By Clare Lombardelli, OECD Chief Economist
The global economy is turning a corner but faces a long road ahead to attain strong and sustainable growth. Global GDP growth slowed substantially throughout 2022, but several of the factors weighing negatively are now unwinding. Falling energy prices and headline inflation, easing supply bottlenecks and the reopening of China’s economy, coupled with strong employment and relatively resilient household finances, all contribute to a projected recovery. Nevertheless, the recovery will be weak by past standards. We project global growth to be 2.7% in 2023, with a modest pick-up to 2.9% in 2024 – both well below the average growth rate in the decade preceding the COVID-19 pandemic.
Policymakers need to act decisively on macroeconomic and structural policy to deliver stronger and more sustainable growth. This is hard. Core inflation remains too persistent. Debt levels are too high. And potential output is too low.
Monetary policymakers need to navigate a difficult road. Although headline inflation is declining thanks to lower energy prices, core inflation remains stubbornly high, more so than previously expected. Central banks need to maintain restrictive monetary policies until there are clear signs that underlying inflationary pressures are abating. Some economies grappling with stubbornly high core inflation may require additional interest rate increases. However, policymakers must keep a watchful eye, given the uncertainties around the exact impact of the rapid and globally synchronised monetary policy tightening following an extended period of low interest rates. The tightening has already revealed some vulnerabilities in financial markets. Should further financial market stress arise, central banks should deploy financial policy instruments to enhance liquidity and minimise contagion risks. Clear communication will be crucial to avoid confusion about the potential conflict between pursuing price stability and financial stability mandates.
The choices for fiscal policymakers are clearer but no easier to implement given the inherent political sensitivity of policy choices with direct redistributive effects. Fiscal policy played a vital role in supporting the global economy through the shocks of the COVID-19 pandemic and Russia’s war in Ukraine. However, in the aftermath, most countries are grappling with higher budget deficits and higher public debt. The burden of debt servicing is increasing and spending pressures related to ageing and the climate transition are building.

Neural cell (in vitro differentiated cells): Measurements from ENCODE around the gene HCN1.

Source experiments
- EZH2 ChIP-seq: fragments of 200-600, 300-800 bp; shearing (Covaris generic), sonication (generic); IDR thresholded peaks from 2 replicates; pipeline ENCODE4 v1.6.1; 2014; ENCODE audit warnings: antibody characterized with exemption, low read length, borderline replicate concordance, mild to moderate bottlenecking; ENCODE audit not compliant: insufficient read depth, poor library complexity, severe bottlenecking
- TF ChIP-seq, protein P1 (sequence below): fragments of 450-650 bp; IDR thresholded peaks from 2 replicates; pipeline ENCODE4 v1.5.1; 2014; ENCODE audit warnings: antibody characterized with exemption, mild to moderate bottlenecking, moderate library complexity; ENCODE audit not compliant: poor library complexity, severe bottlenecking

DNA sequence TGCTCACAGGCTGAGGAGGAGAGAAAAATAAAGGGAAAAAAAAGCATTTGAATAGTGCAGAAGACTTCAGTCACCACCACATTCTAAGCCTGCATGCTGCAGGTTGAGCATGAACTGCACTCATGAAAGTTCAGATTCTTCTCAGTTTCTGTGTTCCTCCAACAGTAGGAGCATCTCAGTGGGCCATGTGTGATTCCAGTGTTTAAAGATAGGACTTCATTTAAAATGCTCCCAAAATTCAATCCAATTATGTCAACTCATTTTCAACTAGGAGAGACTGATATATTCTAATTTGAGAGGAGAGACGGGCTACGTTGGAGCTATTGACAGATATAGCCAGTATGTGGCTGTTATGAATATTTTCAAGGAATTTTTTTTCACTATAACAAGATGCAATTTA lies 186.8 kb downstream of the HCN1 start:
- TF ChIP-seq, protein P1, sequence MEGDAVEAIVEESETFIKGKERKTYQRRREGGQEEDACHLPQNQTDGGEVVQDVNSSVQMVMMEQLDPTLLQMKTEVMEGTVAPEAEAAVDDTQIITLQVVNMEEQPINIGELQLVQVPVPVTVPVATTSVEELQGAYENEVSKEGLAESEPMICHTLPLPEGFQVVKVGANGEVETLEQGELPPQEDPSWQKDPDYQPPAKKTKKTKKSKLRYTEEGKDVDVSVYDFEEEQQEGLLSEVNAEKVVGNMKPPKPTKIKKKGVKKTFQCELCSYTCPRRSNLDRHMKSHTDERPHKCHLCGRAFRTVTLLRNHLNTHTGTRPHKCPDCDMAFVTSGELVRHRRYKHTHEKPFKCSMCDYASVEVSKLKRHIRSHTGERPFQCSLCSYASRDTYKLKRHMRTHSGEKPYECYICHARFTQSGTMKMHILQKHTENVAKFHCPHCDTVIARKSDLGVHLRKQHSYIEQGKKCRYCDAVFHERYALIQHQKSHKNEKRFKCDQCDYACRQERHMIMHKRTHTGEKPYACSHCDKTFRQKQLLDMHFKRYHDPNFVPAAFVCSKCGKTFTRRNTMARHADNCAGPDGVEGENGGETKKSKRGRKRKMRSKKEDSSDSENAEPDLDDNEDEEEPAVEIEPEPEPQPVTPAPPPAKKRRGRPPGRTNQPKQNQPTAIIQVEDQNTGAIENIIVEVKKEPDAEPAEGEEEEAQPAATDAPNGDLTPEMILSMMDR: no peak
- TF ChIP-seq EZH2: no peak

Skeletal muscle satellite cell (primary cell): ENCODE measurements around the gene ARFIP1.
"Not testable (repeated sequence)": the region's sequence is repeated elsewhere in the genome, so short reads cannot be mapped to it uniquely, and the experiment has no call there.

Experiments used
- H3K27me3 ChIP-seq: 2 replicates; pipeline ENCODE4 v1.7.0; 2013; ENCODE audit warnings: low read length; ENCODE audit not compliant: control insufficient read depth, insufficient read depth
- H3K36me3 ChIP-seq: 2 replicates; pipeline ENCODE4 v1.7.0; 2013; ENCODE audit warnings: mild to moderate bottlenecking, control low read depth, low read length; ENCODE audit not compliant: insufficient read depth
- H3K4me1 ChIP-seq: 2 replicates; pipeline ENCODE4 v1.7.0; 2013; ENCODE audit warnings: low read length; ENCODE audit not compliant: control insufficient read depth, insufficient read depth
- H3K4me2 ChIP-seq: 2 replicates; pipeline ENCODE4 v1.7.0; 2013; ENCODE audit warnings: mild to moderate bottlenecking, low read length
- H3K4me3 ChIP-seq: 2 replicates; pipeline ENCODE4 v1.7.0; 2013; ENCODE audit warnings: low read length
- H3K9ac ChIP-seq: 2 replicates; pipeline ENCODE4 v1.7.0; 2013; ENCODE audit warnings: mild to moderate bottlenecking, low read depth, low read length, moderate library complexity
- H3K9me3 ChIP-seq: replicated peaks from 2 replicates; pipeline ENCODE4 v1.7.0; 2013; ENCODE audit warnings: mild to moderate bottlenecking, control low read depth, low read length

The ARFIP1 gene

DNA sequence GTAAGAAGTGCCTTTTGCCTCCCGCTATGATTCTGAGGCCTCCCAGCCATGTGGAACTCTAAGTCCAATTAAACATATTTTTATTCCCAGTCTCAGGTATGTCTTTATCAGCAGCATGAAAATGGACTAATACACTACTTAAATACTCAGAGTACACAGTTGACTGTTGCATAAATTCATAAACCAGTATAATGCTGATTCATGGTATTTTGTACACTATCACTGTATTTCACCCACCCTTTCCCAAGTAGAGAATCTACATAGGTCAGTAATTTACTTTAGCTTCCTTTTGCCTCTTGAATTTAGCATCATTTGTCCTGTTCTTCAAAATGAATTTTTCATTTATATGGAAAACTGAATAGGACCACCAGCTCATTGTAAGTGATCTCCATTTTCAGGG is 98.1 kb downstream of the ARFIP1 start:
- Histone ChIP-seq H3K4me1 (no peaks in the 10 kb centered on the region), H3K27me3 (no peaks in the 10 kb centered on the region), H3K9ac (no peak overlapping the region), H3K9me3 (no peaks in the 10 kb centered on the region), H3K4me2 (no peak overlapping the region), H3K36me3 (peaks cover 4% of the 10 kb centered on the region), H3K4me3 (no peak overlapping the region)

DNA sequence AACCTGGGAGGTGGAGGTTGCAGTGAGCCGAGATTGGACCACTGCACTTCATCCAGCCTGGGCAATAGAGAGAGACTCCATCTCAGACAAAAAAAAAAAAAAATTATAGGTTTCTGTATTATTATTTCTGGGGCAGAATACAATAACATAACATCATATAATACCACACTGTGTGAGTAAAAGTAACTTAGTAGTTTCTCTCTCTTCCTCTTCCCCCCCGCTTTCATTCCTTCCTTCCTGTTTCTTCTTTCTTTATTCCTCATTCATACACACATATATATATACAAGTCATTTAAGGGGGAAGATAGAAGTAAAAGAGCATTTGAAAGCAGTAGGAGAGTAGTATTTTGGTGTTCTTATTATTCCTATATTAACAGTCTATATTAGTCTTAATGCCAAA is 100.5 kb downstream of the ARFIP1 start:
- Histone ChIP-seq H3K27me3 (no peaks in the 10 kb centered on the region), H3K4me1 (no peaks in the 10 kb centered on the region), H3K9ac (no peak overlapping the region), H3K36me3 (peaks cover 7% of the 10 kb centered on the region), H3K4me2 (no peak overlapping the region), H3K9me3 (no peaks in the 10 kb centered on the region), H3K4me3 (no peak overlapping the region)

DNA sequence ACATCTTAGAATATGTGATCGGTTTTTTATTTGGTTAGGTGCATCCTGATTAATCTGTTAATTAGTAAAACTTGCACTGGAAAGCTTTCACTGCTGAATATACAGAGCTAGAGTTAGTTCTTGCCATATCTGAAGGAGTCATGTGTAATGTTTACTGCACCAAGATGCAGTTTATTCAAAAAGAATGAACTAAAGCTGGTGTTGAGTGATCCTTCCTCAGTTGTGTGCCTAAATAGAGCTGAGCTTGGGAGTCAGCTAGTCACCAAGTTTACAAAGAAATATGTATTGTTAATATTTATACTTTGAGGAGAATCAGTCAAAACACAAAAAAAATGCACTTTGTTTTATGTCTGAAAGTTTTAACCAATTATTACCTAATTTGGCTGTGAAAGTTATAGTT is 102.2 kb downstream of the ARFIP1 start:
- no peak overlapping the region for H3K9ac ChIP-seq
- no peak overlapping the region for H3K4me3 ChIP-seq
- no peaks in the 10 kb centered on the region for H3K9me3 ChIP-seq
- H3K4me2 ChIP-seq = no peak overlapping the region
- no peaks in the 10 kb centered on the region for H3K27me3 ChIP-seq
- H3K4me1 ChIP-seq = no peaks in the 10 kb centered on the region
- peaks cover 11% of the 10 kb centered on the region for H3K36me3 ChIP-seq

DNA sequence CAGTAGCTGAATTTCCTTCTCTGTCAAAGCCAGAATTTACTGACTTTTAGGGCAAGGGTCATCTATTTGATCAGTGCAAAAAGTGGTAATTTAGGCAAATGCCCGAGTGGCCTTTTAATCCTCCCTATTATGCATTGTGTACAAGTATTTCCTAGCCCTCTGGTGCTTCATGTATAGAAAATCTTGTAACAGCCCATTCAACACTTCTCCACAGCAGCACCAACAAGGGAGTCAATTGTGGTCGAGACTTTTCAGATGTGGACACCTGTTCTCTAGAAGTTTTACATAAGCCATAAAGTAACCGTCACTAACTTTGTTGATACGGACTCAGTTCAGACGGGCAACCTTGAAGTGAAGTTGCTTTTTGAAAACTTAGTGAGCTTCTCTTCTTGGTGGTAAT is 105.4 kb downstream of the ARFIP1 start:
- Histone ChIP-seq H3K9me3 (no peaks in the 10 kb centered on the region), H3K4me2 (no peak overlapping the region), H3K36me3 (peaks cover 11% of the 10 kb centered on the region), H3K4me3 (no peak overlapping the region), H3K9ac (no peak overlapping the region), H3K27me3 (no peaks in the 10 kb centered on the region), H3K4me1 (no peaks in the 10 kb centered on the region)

As the recovery takes hold, fiscal support should be scaled back and better targeted. Energy price support should be withdrawn as energy prices fall. Vulnerable households inadequately covered by existing social protection systems, will continue to need support, as still high food and energy prices particularly burden the most disadvantaged. Limited resources should be targeted only to those who really need it and to high-priority productivity-enhancing investments, including those driving the green transition and improving labour supply and skills. Gradually unwinding fiscal support will help reduce the burden on monetary policy, strengthen buffers against future crises and prepare for longer-term challenges
Emerging-market economies face challenges from tight global financial conditions: higher debt servicing costs, capital outflows, and reduced credit availability from foreign lenders. Moreover, rising geopolitical tensions and concerns about supply chain security have prompted several countries to implement trade and investment restrictions. Increasingly restrictive trade policies risk curtailing the gains from global trade and harming the development prospects of low-income countries.
Ultimately only ambitious structural policy reforms can sustainably raise long-term economic growth and people’s quality of life around the world. Revitalising labour and product markets; removing barriers to cross-border trade; promoting competition and adapting competition policies to the digital era; and enhancing skill development are essential elements of the structural reform agenda.
Private and public investment is needed in human, tangible and intangible capital to enable people to make the most of their skills and capabilities, and to harness the ever-increasing opportunities from technological transformation. Investment in education and skills is critical to enable people to flourish in the future economy and reap the benefits of increased productivity.
Policymakers need to unwind the impact of a sequence of negative shocks to the global economy and face a complex set of challenges in doing so. They need to calibrate monetary and fiscal policies to curtail inflation and rebuild fiscal buffers without overly reducing growth. Delivering sustainably higher rates of growth will need bold and forward-thinking structural policy reforms allowing us to harness the opportunities of rapid technological advances, demographic shifts, and the climate transition.
Editorial from the OECD Economic Outlook, June 2023